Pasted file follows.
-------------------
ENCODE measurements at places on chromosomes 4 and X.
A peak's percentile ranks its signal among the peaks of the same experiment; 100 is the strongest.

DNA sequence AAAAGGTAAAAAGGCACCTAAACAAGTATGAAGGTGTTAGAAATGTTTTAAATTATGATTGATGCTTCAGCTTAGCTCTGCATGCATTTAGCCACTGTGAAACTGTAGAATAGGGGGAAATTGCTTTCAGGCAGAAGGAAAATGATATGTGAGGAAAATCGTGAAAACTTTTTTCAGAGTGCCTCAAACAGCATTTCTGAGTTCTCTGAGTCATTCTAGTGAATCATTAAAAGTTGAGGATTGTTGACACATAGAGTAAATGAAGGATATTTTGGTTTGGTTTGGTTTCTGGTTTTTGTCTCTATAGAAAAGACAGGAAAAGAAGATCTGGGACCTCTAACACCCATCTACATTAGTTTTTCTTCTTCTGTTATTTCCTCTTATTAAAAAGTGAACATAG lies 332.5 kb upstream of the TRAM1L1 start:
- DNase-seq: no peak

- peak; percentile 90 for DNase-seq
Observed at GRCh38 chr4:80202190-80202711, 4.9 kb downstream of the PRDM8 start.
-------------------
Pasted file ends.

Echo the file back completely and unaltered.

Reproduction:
ENCODE measurements at places on chromosomes 4 and X.
A peak's percentile ranks its signal among the peaks of the same experiment; 100 is the strongest.

DNA sequence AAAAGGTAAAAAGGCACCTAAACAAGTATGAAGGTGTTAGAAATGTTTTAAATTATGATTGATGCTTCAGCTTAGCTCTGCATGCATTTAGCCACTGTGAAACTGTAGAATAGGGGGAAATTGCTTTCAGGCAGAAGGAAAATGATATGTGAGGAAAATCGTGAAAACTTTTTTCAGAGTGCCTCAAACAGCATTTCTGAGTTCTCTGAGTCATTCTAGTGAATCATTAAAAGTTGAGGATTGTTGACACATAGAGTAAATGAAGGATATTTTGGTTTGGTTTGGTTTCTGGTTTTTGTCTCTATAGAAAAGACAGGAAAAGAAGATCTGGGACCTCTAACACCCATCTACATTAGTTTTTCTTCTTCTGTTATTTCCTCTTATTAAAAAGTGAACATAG lies 332.5 kb upstream of the TRAM1L1 start:
- DNase-seq: no peak

- peak; percentile 90 for DNase-seq
Observed at GRCh38 chr4:80202190-80202711, 4.9 kb downstream of the PRDM8 start.